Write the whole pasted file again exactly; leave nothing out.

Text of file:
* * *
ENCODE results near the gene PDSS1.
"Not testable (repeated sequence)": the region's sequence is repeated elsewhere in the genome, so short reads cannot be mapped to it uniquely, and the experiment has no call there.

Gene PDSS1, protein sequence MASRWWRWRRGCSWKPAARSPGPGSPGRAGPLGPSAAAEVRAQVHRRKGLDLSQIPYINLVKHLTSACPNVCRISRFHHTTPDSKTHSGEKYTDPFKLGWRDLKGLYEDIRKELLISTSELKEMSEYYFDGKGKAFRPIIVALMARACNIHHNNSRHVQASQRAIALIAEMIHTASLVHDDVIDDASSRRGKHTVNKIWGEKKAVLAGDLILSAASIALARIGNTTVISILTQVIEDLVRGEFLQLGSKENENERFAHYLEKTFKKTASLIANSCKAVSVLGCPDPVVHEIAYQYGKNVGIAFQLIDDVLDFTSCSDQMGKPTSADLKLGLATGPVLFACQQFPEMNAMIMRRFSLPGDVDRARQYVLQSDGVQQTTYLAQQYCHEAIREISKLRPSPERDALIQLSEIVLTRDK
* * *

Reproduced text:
ENCODE results near the gene PDSS1.
"Not testable (repeated sequence)": the region's sequence is repeated elsewhere in the genome, so short reads cannot be mapped to it uniquely, and the experiment has no call there.

Gene PDSS1, protein sequence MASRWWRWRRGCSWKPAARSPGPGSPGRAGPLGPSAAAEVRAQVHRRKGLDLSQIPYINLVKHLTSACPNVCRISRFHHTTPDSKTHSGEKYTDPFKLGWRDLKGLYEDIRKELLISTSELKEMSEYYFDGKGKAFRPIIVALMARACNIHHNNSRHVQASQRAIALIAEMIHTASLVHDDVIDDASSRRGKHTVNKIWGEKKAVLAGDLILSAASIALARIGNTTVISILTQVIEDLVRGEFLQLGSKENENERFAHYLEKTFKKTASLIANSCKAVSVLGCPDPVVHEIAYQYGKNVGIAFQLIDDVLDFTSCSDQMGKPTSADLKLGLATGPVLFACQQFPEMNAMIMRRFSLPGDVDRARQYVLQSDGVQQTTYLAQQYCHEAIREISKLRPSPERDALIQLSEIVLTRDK